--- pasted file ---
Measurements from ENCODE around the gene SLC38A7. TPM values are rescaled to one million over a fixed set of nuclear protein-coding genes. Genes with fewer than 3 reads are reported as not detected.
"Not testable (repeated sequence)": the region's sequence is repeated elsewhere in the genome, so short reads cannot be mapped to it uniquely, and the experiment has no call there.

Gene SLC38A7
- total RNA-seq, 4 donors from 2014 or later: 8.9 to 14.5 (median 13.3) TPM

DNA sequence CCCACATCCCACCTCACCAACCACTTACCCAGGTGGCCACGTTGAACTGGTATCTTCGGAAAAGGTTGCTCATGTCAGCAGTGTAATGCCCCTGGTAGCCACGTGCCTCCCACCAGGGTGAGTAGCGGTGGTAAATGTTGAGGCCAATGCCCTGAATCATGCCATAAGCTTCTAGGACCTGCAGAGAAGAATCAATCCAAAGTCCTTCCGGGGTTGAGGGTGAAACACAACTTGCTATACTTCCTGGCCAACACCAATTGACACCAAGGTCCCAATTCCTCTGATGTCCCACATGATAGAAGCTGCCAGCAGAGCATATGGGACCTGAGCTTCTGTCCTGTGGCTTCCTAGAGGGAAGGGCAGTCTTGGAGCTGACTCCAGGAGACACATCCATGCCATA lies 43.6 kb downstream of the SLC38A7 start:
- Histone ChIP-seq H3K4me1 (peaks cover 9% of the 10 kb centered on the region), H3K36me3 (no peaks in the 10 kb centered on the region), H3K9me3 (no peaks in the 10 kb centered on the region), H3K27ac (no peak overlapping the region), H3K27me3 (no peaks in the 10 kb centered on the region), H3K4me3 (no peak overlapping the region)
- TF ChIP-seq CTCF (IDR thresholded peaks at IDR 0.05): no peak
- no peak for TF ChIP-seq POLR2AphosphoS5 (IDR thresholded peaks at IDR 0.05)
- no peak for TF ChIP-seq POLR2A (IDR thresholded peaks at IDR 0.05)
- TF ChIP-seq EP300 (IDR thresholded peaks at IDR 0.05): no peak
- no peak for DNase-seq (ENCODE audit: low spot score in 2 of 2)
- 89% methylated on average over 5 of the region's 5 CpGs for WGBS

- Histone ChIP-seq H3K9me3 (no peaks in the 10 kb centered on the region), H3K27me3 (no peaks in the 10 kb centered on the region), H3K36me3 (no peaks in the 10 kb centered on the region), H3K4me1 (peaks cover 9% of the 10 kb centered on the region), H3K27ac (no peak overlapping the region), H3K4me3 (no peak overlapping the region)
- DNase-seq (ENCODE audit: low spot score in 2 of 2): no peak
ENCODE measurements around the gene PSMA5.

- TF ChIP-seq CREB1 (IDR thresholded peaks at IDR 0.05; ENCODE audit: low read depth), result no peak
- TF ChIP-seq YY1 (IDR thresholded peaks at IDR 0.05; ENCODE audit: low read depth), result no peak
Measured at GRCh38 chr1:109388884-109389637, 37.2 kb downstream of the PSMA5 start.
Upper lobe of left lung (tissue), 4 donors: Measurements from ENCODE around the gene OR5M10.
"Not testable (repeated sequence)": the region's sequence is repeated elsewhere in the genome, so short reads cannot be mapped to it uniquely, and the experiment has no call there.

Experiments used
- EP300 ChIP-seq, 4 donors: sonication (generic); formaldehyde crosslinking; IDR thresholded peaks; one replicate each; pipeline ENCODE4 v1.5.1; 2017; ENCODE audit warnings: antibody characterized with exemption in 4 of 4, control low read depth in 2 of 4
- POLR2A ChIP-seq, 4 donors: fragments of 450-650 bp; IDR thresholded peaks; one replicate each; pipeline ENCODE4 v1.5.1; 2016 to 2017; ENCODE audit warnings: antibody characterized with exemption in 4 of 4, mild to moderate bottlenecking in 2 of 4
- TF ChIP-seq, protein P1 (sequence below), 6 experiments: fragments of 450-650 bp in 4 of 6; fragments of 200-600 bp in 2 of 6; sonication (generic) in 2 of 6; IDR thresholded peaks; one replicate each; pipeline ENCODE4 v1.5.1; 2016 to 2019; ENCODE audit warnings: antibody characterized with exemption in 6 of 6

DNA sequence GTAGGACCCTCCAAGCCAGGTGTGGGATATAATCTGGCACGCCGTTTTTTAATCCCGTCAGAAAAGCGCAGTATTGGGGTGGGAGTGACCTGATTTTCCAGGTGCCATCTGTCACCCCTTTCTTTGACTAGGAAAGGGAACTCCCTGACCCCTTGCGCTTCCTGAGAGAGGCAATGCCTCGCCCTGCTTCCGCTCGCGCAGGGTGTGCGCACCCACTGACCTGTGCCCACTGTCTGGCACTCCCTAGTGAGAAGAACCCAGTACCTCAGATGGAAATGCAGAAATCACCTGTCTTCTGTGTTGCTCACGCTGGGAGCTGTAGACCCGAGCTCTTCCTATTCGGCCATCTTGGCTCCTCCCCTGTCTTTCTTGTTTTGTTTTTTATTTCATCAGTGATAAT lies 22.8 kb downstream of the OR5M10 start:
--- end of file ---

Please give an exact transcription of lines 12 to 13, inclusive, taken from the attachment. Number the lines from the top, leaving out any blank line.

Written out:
- 89% methylated on average over 5 of the region's 5 CpGs for WGBS

- Histone ChIP-seq H3K9me3 (no peaks in the 10 kb centered on the region), H3K27me3 (no peaks in the 10 kb centered on the region), H3K36me3 (no peaks in the 10 kb centered on the region), H3K4me1 (peaks cover 9% of the 10 kb centered on the region), H3K27ac (no peak overlapping the region), H3K4me3 (no peak overlapping the region)